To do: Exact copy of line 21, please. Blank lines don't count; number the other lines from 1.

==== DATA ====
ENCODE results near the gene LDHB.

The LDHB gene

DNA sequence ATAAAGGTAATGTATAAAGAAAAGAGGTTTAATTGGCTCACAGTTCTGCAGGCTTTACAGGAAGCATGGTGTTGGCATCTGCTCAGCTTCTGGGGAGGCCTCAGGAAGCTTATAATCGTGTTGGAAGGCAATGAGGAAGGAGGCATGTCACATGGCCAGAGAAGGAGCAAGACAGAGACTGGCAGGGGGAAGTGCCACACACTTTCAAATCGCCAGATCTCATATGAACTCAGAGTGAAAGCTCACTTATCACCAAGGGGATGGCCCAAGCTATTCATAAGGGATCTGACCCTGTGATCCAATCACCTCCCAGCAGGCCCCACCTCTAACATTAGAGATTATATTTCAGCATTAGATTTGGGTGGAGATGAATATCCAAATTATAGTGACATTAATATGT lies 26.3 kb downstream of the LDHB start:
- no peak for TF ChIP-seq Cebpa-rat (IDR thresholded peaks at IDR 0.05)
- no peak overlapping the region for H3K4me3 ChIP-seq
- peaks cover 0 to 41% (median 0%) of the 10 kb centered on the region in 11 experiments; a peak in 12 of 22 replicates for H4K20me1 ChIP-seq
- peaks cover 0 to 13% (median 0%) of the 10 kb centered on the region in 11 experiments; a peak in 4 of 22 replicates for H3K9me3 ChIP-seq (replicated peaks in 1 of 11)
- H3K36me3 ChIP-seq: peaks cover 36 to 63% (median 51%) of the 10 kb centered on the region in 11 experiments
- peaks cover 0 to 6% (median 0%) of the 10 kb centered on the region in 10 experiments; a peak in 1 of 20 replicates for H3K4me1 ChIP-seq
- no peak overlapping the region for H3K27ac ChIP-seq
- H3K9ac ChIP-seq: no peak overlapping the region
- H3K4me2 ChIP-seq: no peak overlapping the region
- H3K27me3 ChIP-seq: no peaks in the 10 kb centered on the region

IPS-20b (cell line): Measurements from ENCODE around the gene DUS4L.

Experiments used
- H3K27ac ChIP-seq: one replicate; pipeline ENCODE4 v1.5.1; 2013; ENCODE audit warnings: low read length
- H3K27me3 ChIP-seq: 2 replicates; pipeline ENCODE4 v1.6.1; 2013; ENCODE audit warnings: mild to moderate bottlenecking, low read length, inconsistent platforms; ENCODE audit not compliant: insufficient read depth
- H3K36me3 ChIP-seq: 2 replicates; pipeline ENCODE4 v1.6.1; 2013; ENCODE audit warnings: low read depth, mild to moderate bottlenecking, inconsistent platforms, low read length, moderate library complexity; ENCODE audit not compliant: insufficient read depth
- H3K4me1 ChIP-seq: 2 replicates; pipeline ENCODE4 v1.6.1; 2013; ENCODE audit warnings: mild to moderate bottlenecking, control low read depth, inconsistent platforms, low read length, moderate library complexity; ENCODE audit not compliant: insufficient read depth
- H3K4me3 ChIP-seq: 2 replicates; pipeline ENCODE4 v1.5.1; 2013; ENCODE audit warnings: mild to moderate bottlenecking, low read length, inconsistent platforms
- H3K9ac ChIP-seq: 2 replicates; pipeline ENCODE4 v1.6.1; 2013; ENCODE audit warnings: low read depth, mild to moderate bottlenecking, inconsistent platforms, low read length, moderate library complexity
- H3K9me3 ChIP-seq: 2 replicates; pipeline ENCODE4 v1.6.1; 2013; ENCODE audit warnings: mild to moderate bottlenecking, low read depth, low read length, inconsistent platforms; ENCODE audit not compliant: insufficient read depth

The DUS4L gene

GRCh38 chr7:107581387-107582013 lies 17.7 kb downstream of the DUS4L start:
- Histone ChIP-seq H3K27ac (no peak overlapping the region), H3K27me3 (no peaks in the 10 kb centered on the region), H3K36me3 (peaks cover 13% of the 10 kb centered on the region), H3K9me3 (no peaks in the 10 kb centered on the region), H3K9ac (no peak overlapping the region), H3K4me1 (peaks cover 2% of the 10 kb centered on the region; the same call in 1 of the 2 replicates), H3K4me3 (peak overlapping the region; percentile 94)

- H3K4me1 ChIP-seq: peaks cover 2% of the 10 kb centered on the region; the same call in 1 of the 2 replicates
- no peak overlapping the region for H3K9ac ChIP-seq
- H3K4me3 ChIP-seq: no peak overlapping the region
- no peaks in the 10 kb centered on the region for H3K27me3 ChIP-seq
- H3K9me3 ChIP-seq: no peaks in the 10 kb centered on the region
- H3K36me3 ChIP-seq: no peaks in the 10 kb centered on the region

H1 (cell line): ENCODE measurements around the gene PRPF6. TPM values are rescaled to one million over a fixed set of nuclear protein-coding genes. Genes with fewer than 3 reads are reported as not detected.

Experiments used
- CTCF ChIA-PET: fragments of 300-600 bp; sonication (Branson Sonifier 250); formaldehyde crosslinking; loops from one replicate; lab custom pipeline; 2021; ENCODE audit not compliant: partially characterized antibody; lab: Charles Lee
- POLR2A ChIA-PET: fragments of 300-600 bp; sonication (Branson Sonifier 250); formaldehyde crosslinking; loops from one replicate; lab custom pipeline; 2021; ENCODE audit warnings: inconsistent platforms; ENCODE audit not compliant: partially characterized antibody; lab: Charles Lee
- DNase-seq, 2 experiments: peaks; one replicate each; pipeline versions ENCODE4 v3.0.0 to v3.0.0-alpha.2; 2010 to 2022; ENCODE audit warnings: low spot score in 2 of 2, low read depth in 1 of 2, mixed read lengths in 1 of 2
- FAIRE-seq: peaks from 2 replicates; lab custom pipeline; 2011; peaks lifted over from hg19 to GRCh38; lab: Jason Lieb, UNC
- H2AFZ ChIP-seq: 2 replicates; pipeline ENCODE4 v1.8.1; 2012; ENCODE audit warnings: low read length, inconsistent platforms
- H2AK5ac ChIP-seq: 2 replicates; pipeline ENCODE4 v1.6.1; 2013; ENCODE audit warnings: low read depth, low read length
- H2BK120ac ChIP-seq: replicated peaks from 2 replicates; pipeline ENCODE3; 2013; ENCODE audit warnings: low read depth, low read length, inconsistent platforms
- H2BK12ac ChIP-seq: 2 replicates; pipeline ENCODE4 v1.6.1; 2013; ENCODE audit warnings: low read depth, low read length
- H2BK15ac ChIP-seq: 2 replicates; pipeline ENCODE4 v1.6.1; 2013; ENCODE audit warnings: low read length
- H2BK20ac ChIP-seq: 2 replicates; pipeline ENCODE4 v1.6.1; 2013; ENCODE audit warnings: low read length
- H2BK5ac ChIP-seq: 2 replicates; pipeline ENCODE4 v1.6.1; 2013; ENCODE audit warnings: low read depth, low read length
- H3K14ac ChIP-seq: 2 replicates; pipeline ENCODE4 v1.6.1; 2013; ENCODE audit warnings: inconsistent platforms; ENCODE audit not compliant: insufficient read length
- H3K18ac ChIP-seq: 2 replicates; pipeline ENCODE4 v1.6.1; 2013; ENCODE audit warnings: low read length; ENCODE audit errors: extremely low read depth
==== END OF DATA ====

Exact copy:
- H3K9ac ChIP-seq: 2 replicates; pipeline ENCODE4 v1.6.1; 2013; ENCODE audit warnings: low read depth, mild to moderate bottlenecking, inconsistent platforms, low read length, moderate library complexity